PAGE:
Arts and Leisure

Italian Thanksgiving, or How One Ethnic Group Resisted American Food

The Italian Thanksgiving in New England was and still is a piece de resistance – a masterpiece of Italian and American cooking. It’s also a result of Italian cooks who successfully resisted do-gooders trying to Americanize their food habits.

An Italian Thanksgiving in the Italian cities like Waterbury, Conn., or Providence, R.I., or Revere, Mass., typically started out with antipasti – thin slices of prosciutto, salami, mortadella along with black olives and crusty bread. Soup followed, maybe escarole or dumpling, and lasagna or ravioli. Then came the turkey, stuffed with Italian sausage, brown gravy, potatoes, squash and cranberry sauce, washed down with homemade wine or soda for the children. And then finally dessert! Pie, torrone, spumoni, panna cotta, candy almonds, hazelnuts – topped off with roasted chestnuts.

That was not what social workers had in mind for the new arrivals from Italy. They wanted to Americanize the Italian immigrants who lived in the crowded North Ends and Little Italys of New England. And they took special aim at their dietary preferences – without much success.

“The reformers could not budge Italians on culinary matters,” wrote Harvey Levenstein.



Boston’s North End today

Lacking Nutrition

Between 1880 and 1920, four million Italian immigrants came to the United States, more than any other ethnic group. Many settled in New England, still the most Italian region in the country.

Most came from Southern Italy to escape extortionate taxes, disease, failed crops and the ravages of the Messina earthquake, which killed 10,000 Sicilians. They were often unskilled, illiterate and dirt poor. When they arrived in the United States, they crowded into tenement slums where tuberculosis ran rampant.

Reformers in the 1890s believed they could help the immigrants living in slums by teaching them sanitation, personal hygiene and household economics.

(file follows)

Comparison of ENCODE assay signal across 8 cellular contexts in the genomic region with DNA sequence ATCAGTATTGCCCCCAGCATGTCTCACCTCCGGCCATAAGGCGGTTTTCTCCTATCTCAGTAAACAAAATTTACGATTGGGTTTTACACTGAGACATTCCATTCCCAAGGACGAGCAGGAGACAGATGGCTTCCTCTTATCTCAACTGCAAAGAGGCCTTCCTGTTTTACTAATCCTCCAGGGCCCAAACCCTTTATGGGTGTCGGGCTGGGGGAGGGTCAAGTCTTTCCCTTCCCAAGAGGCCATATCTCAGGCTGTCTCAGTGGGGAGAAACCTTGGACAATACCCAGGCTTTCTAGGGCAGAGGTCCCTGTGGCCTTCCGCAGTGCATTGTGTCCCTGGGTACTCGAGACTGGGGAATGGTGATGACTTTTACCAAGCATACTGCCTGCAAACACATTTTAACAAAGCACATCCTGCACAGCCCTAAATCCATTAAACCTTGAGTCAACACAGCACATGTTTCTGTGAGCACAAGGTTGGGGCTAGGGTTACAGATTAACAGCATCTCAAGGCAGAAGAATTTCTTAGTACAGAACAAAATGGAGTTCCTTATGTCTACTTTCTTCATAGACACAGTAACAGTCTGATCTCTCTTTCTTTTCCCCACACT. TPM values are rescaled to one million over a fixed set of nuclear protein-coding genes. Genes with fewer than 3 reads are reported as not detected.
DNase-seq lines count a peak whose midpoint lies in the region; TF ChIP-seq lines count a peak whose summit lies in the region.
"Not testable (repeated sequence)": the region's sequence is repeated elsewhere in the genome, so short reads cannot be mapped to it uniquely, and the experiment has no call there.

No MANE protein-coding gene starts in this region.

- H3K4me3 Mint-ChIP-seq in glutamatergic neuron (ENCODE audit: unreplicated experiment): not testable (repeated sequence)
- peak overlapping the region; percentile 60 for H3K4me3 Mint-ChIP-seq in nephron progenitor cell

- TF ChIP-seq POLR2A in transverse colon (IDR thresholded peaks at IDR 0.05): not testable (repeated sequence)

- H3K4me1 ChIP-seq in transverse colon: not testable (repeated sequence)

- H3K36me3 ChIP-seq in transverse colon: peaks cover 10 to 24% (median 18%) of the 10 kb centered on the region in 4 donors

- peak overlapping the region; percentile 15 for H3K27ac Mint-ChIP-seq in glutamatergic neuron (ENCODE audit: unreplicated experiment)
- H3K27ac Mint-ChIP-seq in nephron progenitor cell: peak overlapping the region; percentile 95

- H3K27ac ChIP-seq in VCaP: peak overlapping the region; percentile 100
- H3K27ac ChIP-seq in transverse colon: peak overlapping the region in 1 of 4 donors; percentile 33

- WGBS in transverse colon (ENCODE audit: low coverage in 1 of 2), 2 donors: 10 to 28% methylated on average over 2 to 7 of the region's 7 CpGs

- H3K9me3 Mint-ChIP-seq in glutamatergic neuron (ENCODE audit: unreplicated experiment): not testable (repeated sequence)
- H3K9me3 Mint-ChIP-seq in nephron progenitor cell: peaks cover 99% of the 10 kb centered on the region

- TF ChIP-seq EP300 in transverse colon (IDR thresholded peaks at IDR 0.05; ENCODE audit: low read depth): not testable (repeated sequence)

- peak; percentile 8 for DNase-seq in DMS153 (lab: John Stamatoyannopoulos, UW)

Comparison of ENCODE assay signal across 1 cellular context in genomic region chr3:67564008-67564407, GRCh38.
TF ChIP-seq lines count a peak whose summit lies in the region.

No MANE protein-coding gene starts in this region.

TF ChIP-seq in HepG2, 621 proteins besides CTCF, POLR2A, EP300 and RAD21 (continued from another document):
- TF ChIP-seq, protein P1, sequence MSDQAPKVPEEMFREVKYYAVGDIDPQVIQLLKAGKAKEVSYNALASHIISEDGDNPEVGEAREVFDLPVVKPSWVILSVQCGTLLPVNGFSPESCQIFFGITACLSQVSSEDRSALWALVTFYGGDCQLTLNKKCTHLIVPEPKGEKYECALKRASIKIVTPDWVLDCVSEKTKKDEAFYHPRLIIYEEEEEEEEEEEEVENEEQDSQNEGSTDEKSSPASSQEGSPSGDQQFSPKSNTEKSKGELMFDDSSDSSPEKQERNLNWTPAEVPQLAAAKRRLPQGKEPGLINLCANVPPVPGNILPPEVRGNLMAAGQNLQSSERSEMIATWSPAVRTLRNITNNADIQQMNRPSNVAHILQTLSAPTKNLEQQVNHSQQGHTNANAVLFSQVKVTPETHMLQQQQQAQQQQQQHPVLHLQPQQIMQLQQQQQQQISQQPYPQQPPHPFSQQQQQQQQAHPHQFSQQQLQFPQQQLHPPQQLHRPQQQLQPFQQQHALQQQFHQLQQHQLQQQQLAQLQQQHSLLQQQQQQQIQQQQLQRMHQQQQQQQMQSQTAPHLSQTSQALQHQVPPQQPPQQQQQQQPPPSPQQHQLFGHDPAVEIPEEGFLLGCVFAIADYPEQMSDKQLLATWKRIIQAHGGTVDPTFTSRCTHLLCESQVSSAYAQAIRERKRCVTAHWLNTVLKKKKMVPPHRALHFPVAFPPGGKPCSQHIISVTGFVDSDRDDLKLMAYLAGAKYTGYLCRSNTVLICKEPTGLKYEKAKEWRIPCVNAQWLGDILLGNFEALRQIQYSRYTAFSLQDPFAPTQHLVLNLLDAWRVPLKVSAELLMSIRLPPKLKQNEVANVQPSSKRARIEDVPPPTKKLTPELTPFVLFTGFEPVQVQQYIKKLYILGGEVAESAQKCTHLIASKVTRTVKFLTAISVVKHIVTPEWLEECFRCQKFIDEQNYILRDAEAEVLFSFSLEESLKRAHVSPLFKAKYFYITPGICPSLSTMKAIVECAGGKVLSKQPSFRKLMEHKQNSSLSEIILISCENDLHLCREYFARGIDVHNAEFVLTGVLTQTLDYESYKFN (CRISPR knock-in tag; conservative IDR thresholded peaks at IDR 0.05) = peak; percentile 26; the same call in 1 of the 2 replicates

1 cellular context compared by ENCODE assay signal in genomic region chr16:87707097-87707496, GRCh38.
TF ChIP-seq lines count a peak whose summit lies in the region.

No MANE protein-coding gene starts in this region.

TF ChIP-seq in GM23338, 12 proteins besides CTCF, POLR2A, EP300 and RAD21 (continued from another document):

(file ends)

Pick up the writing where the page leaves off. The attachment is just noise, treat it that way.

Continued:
And they blamed Italian food, in part, for Italian troubles.

“They easily fall victim to tuberculosis, they crowd together in unhygienic tenements, and the food to which they are accustomed seems to lack nutrition sufficient to enable them to fight with vigor the difficulties besetting them,” according to an 1899 report of the Family Welfare Society of Boston.

Robert Woods, who ran the South End House in Boston, attributed an increase in death rates among Italian immigrants in 1904 to crowded tenements and ‘their over-stimulating and innutritious diet.’


Welcome to New Haven’s Little Italy, Wooster Square

Poison Tomatoes

Throughout the 19th century, Americans viewed the tomato, a staple of Sicilian cuisine, as dangerous. In 1880 the tomato’s reputation fell even further when scientific research revealed they caused cancer. Though that finding was quickly disproven, many continued to believe the tomato safe only in very small quantities.

Experts also tried to discourage the Italian love of fruits and vegetables. They didn’t know vitamins were a thing, and believed produce mostly consisted of water and cost too much. Good Housekeeping declared pork, a key ingredient in Italian sausage meat, as unhygienic. Spicy foods damaged the stomach, had no nutritional value and led to the excessive consumption of alcohol they thought. And garlic – Oh! The horror!

Reformers of the era believed food was more nutritious when cooked separately. A pamphlet for Italian immigrants warned that ‘it wasn’t right’ to cook meat, cheese, beans and macaroni together. Some people referred to their soups and stews as ‘pig wash.’


Pasta alla norma, a traditional Sicilian dish. Hardly pig wash.

The Local Store